Monday, July 5, 2010

Game Music Review "SILENT SCOPE TRILOGY Original Soundtrack"

While there's some fine stuff to be searched out, even fans of Jimmy Weckl might find his Silent Scope saga to be lightweight compared to his other contributions in the realm of Konami.

Konami's Silent Scope series is best remembered as a prime arcade experience enjoyed by many on the last stages of arcade thrill, at least in the U.S.. Silent Scope armed players with a life-sized sniper rifle with built-in screen mounted in front of a cabinet ready to shoot down rows of terrorists and other eccentric bad guys named Scorpion (and just wait until you get a load of the game's final boss). The game was just right; never too serious, B-movie Hollywood fare complete with epic save-the-world moments with silliness abound and action-heavy (sniping in stadiums, highways and even floating from parachutes!) -- just right for the zaniness of arcade action.

Like most arcade game soundtracks, they go unheard and unnoticed among the cacophony of the arcade jungle (at least in Japan). Furthermore, I always wondered if sound designers ever considered this aspect influenced the overall quality of sound design since most arcade soundtracks don't feature complex a la live or instrument-heavy musics more common with home-based games. Well, the Silent Scope series might be one of those games to fall through the cracks with many audibly, but luckily someone over at Konami's record label sought it to be a good idea to receive a two-disc trilogy of music.

Silent Scope Trilogy features music from all three arcade Silent Scope titles on two satisfying discs; Silent Scope on the first, Dark Silhouette: Silent Scope 2 and "Sogeki" on the second disc."So," what? That's "Sogeki," or "Sniper" more commonly known as "Silent Scope EX" in the U.S. or "Silent Scope 3" (later retitled when released to home consoles). Musically, the games have similarities throughout sans the final game with a mix of musical styles, mainly keyboard-heavy and manipulated tunes often venturing into Hollywood-style action flick with touches of jazz in a la composer and one-man band Jimmy Weckl's own signatures of jazz thrown into the otherwise heap of forgettable tunes.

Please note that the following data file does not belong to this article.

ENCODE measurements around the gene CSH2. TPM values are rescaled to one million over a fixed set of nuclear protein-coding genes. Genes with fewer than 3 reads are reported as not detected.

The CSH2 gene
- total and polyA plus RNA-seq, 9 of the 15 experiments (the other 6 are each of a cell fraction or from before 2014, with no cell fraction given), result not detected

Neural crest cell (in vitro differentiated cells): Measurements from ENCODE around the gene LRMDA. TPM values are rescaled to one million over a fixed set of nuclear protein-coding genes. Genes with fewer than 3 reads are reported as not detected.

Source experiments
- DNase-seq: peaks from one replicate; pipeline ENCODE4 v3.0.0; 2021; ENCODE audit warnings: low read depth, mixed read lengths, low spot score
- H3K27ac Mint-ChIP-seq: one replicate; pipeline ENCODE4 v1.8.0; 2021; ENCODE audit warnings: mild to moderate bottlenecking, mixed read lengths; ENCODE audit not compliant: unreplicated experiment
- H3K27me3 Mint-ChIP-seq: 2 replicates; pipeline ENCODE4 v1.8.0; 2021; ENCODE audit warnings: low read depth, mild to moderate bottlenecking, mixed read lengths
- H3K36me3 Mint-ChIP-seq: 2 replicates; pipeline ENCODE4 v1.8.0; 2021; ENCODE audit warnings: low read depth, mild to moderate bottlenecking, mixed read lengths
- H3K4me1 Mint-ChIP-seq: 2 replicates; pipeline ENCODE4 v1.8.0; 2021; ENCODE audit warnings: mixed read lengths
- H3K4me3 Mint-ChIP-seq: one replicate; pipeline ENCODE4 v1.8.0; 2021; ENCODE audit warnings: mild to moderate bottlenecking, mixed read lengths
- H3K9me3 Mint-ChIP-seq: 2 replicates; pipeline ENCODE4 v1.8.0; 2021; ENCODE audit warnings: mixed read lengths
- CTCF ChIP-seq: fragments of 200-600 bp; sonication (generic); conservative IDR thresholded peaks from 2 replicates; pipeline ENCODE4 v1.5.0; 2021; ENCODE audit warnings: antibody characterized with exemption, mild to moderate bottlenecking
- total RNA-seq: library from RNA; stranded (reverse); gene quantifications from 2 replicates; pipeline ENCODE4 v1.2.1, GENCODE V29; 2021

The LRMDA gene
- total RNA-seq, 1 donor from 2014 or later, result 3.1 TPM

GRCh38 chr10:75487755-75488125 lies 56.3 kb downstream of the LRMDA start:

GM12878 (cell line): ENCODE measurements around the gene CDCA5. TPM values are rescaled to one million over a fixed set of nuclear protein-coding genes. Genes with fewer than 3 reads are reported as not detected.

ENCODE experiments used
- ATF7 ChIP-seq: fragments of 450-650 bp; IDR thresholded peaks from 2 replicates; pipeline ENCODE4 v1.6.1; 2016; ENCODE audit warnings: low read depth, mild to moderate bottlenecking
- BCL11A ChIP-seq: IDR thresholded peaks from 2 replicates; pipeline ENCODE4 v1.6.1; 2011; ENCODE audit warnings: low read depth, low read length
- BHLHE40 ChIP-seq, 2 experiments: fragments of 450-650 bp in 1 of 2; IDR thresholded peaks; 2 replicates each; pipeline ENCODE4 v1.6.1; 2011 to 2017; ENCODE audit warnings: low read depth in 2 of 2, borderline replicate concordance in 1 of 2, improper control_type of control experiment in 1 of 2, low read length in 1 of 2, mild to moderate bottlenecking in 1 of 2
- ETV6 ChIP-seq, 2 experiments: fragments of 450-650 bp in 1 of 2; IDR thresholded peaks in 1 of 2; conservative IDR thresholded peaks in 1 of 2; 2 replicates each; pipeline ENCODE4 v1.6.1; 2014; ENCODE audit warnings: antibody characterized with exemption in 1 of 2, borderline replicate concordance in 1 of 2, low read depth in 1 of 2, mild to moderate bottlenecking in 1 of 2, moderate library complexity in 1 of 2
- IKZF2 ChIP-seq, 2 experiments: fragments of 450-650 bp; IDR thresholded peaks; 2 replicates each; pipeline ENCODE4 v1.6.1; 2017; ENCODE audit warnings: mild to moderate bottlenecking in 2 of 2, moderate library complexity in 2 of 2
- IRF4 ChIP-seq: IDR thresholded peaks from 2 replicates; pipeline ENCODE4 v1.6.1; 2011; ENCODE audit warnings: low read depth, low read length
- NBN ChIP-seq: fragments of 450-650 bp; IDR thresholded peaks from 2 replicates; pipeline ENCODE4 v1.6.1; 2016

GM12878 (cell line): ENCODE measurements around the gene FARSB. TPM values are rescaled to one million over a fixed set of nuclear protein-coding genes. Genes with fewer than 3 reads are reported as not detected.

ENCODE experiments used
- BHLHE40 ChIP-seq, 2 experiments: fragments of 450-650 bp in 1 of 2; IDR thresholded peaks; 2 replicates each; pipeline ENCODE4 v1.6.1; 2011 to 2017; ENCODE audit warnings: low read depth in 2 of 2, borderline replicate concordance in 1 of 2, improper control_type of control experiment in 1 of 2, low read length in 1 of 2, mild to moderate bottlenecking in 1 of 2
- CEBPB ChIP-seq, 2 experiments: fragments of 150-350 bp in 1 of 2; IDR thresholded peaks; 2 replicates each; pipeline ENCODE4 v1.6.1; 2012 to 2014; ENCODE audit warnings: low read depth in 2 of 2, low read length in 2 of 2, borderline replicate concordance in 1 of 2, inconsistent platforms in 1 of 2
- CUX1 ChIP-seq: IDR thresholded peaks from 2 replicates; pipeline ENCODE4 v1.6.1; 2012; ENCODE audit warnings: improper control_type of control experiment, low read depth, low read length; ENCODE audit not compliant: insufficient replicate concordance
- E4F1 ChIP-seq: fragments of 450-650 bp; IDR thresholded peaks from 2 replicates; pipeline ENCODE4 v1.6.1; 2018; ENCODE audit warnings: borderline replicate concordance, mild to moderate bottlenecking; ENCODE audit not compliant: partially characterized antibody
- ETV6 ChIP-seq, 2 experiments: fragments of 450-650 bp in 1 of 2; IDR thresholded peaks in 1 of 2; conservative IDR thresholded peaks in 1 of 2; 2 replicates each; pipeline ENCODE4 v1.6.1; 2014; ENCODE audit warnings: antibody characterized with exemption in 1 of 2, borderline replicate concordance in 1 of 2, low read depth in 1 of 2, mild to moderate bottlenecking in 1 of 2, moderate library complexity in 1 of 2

Jimmy Weckl, stage name for the more commonly known Harumi Ueko (Weckl = play on Ueko?) who adapted many arcade game soundtracks onto the Super Famicom (including Goemon and TMNT: Turtles In Time) later becoming a Bemani Guitarfreaks/Drummania regular contributor across that series bazillion volumes and iterations as the fusion-jazz centric, multi-talented composer and arranger. Playing mainly piano and keyboards, saxophones and guitar, Weckl plays a range of other instruments, too, including brass (which he plays and mixes tandem/ one-man brass sections) often applied to his eclectic musical styles of rock, jazz, funk and occasionally some handsome, spiky backing horns.

The album begins with "Supreme", a lengthy, jazzy "series image score" of, oddly enough, no particular track from Silent Scope but a perfect blend of not only Weckl's stylings and signature sounds but the overtone imposed throughout the first and second Silent Scopes. Ever changing, jazzy and energetic with a piano and keyboard-solo led piece backed with an array of busy drums and percussions with tandem spikes of brass for added touch. The entirety of Silent Scope's sound mimicks this jazzy outfit and whether you like it or not, works well for the game in almost a spy-themed outing.

If only the bulk of the album mirrored this track, Silent Scope could've had a more interesting and memorable soundtrack beyond a few highlights scattered across the discs. Sadly, most of the tracks (the first) Silent Scope are keyboard and program-heavy mirroring a generic Hollywood soundtrack with a slutty saxophone on "Peeping Tom" (music played when focused on a scantilly clad lady), bass-and-percussions with a jazzy keyboard solo on "Search and Destroy" and even some heart-pounding, edgy orchestral work for the infiltration of the final mission "Menace of Darkness".